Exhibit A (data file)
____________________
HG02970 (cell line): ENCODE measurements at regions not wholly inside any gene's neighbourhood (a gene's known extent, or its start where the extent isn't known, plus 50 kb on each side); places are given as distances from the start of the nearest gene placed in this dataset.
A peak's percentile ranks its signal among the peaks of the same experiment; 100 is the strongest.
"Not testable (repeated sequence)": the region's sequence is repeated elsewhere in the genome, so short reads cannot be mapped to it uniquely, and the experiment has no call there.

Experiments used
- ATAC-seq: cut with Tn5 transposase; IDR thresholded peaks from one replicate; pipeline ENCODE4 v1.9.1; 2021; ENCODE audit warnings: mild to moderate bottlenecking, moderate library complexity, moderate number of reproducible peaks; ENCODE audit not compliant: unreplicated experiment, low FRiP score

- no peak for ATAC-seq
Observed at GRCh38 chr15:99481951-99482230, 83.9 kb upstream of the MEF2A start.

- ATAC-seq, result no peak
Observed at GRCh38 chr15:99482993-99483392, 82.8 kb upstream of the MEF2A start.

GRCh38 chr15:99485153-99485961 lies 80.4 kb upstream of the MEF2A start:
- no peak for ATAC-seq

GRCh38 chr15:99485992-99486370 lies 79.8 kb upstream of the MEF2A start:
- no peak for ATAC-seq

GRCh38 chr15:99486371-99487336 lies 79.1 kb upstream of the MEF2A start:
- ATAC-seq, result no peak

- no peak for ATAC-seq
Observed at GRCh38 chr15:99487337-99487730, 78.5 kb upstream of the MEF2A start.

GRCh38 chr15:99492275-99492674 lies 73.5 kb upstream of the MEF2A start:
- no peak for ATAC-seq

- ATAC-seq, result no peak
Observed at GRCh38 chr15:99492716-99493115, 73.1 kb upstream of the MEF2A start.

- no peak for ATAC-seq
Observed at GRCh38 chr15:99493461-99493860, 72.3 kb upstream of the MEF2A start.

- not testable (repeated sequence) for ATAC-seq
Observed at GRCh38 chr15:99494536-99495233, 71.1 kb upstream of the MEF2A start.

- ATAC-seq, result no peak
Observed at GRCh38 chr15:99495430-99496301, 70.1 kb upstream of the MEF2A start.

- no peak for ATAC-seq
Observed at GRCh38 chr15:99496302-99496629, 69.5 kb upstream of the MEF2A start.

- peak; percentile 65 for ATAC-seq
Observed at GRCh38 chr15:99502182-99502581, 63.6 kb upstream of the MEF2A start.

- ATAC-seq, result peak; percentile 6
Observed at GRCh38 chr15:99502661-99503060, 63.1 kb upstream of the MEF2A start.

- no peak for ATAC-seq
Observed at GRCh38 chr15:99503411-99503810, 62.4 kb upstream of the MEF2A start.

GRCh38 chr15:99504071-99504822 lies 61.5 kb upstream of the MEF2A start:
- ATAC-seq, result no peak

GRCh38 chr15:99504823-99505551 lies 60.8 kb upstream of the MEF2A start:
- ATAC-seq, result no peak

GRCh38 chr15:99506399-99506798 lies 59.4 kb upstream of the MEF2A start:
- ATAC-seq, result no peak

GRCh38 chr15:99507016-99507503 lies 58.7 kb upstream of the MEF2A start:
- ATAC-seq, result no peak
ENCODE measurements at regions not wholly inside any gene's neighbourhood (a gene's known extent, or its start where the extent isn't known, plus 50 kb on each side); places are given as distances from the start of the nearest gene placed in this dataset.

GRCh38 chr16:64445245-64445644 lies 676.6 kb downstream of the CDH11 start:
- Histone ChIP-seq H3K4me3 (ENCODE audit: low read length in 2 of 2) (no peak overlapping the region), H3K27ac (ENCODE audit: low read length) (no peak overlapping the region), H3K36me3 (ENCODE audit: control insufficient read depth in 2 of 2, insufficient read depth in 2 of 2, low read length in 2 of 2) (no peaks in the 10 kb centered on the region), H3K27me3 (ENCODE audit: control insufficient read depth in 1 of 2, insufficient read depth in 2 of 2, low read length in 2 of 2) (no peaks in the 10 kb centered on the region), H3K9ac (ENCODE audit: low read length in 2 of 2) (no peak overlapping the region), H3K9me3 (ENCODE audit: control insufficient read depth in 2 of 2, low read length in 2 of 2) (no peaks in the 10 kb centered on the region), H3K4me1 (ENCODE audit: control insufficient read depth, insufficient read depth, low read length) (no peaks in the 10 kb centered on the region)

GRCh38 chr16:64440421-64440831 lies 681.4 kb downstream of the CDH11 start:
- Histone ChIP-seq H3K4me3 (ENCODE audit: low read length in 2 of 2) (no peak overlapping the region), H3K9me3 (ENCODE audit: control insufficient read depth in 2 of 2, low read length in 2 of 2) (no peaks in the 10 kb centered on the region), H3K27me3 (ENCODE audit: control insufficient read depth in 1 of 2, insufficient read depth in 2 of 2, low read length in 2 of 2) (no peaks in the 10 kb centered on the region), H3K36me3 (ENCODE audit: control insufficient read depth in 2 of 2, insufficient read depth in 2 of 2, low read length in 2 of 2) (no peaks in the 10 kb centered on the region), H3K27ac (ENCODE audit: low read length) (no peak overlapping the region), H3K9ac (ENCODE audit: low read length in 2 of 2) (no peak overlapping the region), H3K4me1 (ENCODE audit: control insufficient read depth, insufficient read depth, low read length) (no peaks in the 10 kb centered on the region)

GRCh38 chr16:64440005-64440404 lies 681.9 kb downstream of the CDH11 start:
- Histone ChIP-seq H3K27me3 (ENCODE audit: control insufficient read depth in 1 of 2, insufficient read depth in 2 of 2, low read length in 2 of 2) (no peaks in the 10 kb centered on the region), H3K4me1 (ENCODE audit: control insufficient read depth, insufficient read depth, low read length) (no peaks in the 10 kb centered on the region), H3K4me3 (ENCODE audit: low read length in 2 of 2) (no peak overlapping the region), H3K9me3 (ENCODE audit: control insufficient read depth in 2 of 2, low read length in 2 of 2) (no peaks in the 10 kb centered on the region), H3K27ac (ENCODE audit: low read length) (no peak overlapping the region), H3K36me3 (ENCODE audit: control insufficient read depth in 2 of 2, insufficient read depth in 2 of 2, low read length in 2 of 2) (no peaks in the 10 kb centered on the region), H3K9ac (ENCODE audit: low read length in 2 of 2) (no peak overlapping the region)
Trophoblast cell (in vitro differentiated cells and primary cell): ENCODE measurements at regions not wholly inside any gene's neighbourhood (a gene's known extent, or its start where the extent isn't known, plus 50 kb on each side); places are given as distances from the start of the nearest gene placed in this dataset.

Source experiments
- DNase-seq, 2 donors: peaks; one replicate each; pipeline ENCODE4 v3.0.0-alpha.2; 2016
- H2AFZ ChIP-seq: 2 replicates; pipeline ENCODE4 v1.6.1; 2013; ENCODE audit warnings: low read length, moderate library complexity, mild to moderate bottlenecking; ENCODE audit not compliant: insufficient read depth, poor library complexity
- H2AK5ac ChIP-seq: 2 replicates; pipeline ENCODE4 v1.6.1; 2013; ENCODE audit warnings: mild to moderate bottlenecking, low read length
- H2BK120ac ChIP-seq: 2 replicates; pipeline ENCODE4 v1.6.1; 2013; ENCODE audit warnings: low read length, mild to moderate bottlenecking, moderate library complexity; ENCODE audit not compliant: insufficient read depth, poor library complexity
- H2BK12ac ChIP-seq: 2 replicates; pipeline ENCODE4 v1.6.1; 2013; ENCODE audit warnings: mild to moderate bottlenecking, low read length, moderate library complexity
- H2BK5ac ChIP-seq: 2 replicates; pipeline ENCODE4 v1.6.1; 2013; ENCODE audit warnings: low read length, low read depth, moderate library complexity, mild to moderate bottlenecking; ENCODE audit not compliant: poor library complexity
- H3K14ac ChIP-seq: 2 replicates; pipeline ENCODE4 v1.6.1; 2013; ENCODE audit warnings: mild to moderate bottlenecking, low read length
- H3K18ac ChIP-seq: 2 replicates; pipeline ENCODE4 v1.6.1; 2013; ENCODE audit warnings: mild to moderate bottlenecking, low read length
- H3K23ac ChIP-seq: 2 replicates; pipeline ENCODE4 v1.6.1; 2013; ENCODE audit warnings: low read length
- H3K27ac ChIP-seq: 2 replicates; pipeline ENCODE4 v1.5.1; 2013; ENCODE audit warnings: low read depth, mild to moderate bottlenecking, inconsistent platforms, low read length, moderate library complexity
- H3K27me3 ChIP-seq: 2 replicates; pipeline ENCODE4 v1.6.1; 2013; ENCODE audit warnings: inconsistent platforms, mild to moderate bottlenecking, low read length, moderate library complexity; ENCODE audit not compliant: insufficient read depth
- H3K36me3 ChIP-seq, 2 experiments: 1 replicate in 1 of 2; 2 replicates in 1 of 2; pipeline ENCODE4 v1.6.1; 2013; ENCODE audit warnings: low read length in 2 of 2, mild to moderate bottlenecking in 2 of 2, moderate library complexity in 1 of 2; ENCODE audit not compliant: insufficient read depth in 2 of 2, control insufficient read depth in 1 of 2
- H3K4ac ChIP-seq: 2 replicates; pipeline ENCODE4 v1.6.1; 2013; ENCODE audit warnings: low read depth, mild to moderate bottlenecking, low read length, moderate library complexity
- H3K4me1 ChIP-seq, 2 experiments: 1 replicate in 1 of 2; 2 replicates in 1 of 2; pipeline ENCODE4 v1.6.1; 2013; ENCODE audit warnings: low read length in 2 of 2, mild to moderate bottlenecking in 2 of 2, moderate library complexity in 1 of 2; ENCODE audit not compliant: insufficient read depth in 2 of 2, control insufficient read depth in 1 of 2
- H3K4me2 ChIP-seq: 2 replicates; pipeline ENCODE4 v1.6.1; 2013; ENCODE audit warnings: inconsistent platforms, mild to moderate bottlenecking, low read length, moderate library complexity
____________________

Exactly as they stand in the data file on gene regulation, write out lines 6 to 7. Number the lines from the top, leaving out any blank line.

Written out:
- no peak for ATAC-seq
Observed at GRCh38 chr15:99481951-99482230, 83.9 kb upstream of the MEF2A start.